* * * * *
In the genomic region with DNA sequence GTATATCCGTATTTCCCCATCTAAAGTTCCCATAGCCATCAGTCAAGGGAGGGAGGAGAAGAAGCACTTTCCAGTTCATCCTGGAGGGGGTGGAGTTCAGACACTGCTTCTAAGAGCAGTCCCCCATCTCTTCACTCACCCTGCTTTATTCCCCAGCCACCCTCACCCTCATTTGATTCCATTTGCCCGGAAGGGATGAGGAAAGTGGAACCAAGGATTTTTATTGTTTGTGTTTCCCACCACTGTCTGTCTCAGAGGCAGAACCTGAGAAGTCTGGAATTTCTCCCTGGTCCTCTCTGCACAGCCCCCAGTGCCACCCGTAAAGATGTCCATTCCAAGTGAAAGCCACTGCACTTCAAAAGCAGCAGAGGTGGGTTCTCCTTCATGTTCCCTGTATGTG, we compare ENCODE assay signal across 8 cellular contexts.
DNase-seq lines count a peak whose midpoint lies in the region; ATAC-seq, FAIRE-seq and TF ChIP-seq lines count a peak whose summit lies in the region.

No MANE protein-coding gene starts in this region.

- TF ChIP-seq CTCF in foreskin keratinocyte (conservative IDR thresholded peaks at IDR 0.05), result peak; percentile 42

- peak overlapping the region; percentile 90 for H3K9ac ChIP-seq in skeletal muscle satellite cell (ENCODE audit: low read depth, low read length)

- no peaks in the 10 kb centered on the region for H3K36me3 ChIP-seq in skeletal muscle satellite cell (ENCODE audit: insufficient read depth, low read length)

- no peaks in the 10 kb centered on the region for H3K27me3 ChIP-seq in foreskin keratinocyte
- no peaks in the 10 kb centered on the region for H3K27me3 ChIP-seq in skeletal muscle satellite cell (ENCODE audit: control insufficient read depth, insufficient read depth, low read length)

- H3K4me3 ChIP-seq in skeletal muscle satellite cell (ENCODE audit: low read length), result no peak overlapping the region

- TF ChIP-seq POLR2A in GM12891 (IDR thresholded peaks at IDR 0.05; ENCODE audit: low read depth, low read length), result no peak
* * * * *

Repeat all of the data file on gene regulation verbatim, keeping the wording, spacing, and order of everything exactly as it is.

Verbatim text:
In the genomic region with DNA sequence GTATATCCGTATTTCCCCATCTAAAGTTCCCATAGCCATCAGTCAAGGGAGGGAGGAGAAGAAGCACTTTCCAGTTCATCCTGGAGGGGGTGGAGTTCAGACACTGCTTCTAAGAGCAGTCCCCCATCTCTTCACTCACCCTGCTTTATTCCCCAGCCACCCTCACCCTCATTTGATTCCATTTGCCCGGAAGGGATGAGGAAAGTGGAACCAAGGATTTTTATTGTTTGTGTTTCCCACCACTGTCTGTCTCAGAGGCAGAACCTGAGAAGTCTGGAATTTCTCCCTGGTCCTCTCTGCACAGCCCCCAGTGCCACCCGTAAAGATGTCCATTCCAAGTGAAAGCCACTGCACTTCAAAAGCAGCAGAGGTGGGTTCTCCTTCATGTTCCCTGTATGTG, we compare ENCODE assay signal across 8 cellular contexts.
DNase-seq lines count a peak whose midpoint lies in the region; ATAC-seq, FAIRE-seq and TF ChIP-seq lines count a peak whose summit lies in the region.

No MANE protein-coding gene starts in this region.

- TF ChIP-seq CTCF in foreskin keratinocyte (conservative IDR thresholded peaks at IDR 0.05), result peak; percentile 42

- peak overlapping the region; percentile 90 for H3K9ac ChIP-seq in skeletal muscle satellite cell (ENCODE audit: low read depth, low read length)

- no peaks in the 10 kb centered on the region for H3K36me3 ChIP-seq in skeletal muscle satellite cell (ENCODE audit: insufficient read depth, low read length)

- no peaks in the 10 kb centered on the region for H3K27me3 ChIP-seq in foreskin keratinocyte
- no peaks in the 10 kb centered on the region for H3K27me3 ChIP-seq in skeletal muscle satellite cell (ENCODE audit: control insufficient read depth, insufficient read depth, low read length)

- H3K4me3 ChIP-seq in skeletal muscle satellite cell (ENCODE audit: low read length), result no peak overlapping the region

- TF ChIP-seq POLR2A in GM12891 (IDR thresholded peaks at IDR 0.05; ENCODE audit: low read depth, low read length), result no peak